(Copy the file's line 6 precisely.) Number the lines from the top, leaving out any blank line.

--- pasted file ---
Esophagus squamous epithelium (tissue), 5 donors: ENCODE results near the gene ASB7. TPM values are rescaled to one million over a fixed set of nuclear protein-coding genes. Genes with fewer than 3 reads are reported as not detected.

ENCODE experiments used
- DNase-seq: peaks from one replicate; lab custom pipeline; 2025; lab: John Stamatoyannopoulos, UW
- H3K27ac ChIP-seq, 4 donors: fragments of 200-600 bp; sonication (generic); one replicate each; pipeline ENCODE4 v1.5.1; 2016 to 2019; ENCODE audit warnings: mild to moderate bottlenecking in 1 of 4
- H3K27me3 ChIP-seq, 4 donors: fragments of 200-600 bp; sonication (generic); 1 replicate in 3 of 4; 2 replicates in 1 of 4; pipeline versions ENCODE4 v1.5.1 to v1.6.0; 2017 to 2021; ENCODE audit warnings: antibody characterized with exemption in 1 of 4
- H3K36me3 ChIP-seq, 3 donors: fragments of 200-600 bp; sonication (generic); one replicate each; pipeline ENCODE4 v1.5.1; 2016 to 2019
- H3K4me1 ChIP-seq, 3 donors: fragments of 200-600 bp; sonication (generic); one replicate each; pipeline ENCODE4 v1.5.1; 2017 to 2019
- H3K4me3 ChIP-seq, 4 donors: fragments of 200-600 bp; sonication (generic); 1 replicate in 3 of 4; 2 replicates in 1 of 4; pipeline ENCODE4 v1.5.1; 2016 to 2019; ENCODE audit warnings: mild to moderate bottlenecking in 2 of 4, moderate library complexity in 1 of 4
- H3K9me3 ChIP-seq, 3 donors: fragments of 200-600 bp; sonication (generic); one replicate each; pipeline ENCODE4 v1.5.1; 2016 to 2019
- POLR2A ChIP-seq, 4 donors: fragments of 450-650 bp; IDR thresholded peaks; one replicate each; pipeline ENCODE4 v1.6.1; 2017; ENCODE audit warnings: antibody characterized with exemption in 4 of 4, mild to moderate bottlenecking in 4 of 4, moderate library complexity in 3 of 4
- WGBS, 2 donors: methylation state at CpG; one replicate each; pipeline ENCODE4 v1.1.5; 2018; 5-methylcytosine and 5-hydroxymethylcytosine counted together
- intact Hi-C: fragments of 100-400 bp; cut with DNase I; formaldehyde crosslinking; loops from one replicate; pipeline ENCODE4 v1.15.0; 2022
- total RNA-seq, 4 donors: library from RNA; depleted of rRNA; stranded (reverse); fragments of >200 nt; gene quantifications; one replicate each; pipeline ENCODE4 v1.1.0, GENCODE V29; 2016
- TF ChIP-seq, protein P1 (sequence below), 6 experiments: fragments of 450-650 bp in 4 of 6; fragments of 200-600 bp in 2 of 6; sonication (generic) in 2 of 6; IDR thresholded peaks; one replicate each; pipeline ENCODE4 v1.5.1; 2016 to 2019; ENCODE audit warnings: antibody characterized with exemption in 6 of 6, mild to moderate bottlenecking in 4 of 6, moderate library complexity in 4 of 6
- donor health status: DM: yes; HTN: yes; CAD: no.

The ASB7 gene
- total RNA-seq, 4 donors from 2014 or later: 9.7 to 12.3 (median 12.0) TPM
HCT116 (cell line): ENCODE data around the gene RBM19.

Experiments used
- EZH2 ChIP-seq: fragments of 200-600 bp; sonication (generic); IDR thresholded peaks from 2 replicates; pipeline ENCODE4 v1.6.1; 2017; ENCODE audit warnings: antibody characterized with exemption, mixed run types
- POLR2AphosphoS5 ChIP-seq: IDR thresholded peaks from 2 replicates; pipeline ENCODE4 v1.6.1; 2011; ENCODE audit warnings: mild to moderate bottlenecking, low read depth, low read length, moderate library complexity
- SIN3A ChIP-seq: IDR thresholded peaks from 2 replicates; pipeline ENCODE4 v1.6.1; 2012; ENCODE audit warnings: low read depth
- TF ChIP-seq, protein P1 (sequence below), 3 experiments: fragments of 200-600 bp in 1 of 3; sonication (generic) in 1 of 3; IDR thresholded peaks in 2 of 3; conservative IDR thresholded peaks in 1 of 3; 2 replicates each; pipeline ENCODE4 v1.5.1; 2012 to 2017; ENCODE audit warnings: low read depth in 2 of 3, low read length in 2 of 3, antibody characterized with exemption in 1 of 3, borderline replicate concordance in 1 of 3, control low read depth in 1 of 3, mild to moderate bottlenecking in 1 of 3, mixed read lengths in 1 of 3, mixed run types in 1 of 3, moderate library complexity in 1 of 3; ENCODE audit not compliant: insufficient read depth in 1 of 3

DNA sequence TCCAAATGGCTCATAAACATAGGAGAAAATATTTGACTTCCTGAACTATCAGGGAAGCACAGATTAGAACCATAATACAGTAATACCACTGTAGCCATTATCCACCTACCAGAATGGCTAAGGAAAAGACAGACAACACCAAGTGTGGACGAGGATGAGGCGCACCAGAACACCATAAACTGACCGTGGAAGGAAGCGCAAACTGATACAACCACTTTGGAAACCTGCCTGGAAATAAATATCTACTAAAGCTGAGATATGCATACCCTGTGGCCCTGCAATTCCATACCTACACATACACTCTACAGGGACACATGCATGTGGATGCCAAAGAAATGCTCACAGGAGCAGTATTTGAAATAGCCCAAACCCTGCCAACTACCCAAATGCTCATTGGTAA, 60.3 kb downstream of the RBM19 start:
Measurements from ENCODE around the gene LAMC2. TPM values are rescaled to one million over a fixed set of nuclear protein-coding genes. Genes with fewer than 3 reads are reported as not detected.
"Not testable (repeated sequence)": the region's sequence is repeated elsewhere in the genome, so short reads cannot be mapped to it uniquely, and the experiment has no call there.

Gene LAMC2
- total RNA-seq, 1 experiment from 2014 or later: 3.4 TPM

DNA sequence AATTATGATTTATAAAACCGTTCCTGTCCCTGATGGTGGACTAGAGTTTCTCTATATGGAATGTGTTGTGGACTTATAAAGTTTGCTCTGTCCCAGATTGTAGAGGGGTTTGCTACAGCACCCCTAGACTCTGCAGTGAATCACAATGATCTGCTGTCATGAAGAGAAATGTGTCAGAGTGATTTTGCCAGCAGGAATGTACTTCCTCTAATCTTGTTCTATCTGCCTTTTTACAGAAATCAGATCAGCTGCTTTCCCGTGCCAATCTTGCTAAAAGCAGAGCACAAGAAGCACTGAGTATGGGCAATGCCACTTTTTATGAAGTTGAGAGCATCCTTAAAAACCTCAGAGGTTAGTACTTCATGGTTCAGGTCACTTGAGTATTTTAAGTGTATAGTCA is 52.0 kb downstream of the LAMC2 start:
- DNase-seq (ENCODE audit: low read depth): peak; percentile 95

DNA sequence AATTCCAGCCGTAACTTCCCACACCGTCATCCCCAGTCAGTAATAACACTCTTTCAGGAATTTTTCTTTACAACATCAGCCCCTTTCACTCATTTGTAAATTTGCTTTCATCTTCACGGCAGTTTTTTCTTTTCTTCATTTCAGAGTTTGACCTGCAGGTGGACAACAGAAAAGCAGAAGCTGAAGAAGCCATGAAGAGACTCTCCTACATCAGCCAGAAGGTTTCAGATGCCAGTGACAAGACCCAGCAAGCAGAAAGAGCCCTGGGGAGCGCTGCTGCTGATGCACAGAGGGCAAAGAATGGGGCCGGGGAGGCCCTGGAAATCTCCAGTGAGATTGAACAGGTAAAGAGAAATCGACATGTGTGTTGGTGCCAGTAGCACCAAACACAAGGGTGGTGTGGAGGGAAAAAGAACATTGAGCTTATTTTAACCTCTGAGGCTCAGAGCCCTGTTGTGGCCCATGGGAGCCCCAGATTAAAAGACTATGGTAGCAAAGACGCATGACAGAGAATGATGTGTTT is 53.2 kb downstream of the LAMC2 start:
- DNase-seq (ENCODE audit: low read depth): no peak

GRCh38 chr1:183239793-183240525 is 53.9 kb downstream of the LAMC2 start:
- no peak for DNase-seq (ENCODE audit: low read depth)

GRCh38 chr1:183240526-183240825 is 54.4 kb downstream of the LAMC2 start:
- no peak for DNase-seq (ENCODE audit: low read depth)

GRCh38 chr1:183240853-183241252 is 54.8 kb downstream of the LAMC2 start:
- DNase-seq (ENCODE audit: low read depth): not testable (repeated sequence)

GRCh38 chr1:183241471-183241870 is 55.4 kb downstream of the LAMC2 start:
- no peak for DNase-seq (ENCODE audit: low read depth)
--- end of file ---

- H3K36me3 ChIP-seq, 3 donors: fragments of 200-600 bp; sonication (generic); one replicate each; pipeline ENCODE4 v1.5.1; 2016 to 2019